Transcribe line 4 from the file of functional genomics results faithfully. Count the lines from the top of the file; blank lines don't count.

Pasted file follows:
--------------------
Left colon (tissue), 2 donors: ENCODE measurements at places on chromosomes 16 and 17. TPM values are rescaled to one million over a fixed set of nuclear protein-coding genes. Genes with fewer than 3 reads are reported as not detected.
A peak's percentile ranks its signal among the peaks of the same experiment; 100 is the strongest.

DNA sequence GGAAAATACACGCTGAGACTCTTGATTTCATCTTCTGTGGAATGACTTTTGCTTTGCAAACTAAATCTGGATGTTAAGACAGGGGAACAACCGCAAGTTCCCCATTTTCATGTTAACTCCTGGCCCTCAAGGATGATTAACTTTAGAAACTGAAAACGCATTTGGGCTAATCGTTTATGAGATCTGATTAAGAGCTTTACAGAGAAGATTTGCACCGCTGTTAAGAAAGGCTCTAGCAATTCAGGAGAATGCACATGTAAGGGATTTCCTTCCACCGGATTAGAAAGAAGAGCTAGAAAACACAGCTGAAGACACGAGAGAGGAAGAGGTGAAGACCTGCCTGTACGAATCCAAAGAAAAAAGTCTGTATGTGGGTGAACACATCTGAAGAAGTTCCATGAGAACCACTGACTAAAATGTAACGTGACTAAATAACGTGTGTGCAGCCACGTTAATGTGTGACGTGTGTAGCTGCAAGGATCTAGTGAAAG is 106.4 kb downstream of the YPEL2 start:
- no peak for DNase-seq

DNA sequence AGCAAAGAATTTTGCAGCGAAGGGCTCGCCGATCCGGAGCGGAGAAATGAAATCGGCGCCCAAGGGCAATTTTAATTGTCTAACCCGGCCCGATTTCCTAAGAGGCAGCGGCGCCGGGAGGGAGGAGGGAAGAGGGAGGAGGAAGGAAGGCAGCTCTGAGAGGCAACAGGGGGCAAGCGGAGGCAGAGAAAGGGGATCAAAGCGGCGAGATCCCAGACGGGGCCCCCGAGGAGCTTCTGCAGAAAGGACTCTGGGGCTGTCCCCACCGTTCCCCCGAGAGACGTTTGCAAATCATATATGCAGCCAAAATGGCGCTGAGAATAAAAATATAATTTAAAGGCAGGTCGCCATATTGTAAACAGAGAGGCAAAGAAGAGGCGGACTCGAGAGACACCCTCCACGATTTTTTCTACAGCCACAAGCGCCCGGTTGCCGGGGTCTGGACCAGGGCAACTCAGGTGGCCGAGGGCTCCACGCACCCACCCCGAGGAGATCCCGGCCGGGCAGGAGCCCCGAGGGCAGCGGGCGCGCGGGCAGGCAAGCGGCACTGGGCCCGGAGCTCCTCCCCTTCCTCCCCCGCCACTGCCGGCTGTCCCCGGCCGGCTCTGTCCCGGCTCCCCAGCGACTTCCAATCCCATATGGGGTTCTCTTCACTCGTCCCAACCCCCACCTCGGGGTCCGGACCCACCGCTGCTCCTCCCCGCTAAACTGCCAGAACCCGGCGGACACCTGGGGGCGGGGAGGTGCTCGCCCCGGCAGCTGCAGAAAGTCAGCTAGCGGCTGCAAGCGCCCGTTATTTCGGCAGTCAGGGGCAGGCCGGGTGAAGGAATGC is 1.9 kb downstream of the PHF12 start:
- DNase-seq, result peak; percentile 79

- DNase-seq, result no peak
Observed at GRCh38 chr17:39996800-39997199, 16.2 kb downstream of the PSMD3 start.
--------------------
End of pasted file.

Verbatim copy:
- no peak for DNase-seq